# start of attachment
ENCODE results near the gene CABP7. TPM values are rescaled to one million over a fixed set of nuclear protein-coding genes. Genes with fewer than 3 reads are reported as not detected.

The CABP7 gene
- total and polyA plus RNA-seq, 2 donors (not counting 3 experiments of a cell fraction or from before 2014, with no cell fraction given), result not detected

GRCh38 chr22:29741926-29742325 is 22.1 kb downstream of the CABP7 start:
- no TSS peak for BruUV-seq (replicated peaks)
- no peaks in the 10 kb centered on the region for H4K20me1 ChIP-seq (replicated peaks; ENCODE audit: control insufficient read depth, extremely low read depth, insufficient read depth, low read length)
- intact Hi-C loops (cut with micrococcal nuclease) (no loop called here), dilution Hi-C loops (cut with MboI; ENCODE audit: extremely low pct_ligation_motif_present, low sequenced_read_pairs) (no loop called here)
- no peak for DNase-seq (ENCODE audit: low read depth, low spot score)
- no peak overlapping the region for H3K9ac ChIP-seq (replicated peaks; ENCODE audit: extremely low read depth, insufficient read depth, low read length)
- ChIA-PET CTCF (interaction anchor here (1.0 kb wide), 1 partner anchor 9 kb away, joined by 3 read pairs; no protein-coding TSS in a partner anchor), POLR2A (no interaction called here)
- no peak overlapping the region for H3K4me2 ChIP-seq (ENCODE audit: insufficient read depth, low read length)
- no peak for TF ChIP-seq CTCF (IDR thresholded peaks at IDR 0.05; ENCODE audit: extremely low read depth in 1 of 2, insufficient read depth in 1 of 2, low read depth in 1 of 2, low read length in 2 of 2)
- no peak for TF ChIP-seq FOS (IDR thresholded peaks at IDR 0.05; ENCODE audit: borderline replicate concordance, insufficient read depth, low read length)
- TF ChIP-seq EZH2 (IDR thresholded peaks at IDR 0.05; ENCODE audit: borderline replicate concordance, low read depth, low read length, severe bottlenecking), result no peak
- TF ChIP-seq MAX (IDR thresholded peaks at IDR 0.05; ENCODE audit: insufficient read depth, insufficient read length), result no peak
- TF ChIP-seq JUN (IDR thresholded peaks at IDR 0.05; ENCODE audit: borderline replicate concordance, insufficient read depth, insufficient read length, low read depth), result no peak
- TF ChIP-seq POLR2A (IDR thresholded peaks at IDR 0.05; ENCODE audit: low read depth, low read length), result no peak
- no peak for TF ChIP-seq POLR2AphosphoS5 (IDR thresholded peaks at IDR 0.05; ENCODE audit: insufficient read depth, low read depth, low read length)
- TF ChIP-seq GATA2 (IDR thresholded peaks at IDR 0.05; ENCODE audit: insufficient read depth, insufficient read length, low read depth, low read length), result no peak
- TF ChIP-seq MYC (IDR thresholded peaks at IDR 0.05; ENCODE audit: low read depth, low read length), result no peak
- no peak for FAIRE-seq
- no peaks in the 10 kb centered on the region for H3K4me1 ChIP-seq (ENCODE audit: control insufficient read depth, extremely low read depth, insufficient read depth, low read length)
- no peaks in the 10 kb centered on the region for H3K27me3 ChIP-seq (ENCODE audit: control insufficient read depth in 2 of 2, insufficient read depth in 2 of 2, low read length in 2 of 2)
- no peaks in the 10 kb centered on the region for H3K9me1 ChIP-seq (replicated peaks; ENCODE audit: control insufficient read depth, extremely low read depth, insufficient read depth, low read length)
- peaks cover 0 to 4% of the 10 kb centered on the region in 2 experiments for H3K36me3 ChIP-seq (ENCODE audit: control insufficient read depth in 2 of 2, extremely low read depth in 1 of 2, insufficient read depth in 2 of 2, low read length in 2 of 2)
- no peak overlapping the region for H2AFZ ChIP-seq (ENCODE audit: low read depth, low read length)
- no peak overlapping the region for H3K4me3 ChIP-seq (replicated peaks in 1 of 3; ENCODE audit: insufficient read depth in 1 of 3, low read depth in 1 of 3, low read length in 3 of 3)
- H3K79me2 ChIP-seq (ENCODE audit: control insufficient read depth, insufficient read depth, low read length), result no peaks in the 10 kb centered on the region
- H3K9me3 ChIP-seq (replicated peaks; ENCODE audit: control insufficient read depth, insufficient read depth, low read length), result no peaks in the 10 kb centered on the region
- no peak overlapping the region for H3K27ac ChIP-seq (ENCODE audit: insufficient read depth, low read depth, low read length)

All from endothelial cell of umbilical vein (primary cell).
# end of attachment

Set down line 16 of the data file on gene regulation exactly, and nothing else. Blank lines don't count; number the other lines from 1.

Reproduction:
- TF ChIP-seq JUN (IDR thresholded peaks at IDR 0.05; ENCODE audit: borderline replicate concordance, insufficient read depth, insufficient read length, low read depth), result no peak